8. The previous question. Not debatable; two-thirds vote
“I move the previous question.” This motion is used to end debate that has become lengthy or repetitious. When it is seconded, the Presiding Officer immediately puts the question on closing debate. If this receives a two-thirds vote, the pending motion is voted on at once without further discussion.
9. Reconsider. Usually debatable; majority vote.
A vote may be reconsidered through this motion, which must be made on either the same day, at the next regular meeting, or before action is completed on the main motion, whichever comes later. The motion may only be made by one who voted on the prevailing side. A motion can be reconsidered only once. The first vote is on whether the motion should be reconsidered. If this passes, the motion in question will be debated and be subjected to normal parliamentary motions applicable to main motions.
10. Point of Order and appeal.
A member who feels the rules are not being followed may call attention to the breach by rising and saying: “Point of Order.” The Chair says: “State your point of order.” Upon hearing it, the chair may say: “Your point is well taken,” or “Your point is not well taken.” One dissatisfied with the ruling may appeal to the meeting for a final decision: “Shall the decision of the chair be sustained?” This appeal is debatable, and the Presiding Officer may enter the debate. A majority of no votes is necessary to reverse the ruling; a tie sustains it.
11. Questions and inquiries.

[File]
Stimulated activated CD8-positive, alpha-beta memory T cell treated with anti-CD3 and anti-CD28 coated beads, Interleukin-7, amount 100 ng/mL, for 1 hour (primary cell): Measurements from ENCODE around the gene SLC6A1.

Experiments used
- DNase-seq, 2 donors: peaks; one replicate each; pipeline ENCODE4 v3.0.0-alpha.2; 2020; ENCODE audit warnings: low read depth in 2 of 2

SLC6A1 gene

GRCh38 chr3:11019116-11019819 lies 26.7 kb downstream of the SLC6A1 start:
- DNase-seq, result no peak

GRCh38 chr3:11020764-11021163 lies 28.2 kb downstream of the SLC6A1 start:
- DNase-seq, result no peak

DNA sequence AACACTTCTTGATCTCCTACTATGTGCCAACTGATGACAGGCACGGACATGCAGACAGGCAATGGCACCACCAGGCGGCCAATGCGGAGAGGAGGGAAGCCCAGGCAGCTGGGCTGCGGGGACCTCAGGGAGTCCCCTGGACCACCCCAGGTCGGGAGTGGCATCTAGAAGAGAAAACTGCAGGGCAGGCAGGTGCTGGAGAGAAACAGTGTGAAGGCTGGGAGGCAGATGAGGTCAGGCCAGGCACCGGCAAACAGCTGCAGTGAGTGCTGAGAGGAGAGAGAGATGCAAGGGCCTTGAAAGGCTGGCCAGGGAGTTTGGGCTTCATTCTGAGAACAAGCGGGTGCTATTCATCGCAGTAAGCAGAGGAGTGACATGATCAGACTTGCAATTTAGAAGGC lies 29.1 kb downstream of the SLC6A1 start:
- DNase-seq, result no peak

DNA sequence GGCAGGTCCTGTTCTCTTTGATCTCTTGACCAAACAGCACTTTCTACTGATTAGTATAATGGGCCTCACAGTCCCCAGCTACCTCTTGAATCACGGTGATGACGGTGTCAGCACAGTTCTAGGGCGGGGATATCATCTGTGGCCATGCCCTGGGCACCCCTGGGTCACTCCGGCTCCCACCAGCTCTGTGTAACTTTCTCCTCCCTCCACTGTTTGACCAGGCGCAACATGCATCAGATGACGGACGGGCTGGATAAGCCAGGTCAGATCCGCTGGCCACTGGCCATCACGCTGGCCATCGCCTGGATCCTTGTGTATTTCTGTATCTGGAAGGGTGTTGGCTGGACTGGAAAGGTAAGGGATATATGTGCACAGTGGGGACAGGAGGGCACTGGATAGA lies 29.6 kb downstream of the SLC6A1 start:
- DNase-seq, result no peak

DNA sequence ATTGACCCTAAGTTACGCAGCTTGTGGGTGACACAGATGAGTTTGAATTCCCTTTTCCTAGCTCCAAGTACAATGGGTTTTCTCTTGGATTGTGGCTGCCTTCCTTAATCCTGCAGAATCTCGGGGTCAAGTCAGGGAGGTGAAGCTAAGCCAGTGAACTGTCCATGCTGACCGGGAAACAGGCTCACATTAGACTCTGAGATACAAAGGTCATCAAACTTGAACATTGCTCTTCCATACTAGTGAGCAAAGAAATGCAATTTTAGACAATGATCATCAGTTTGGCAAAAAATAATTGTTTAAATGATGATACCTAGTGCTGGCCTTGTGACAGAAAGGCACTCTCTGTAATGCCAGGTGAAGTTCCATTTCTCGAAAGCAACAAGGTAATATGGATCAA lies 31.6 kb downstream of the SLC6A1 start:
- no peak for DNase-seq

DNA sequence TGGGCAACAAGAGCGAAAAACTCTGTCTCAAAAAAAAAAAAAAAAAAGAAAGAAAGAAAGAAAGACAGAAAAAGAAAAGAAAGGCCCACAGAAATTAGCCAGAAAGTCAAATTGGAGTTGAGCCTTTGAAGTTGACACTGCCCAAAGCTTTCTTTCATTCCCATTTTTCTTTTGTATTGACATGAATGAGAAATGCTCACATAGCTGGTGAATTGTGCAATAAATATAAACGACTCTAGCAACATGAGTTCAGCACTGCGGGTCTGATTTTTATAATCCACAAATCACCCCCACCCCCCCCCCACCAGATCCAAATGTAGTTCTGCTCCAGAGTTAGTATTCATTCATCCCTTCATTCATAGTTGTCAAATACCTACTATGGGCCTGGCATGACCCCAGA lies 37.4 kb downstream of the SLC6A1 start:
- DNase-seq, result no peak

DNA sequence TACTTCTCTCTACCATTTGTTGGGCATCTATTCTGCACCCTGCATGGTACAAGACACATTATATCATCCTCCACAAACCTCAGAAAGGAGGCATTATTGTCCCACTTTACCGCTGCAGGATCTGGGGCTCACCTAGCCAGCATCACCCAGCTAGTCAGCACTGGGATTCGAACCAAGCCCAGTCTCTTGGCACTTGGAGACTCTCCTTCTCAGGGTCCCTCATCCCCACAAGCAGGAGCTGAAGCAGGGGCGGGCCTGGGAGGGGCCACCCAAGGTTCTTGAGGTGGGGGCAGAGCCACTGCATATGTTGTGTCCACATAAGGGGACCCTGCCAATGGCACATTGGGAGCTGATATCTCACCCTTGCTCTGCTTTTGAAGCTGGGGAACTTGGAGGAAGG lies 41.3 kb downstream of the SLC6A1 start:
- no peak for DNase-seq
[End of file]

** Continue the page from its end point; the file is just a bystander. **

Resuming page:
Whenever necessary, advice may be asked as to correct procedures (parliamentary inquiry), facts may be requested (point of information), or a change may be sought for comfort or convenience (question of privilege). The Presiding Officer responds to the question or refers it to the proper person.
12. Adjourn. Usually not debatable; majority vote
If the time set for adjournment has arrived or there is no further business, the Presiding Officer declares the meeting adjourned without waiting for a formal motion. A member may move to adjourn at any time except when a speaker has the floor or a vote is in process. If the motion carries, the meeting is immediately adjourned.

All Board decisions must be made by a majority of all Directors (more than half of all Directors – for example: If 9 board members, a majority is 5, regardless of how many board members are present and voting) pursuant to Article VI, Section 3 of the Bylaws.

By using general consent, a formal vote can be avoided on routine matters where there is no opposition. The Presiding Officer says: “If there is no objection (pause)”…and declares the decision made.

A voice vote is common practice but should not be used where more than a majority is needed.

A show of hands is a good alternate and may be used.

If unsure of the result, the Presiding Officer should order a rising vote or an actual count. If this is not done, a member can insist upon a rising vote by calling out “division;” a count can be forced only by a motion made, seconded and approved by a majority vote.

Revised 7/17/08
Revised 5/13/10
Revised 3/20/14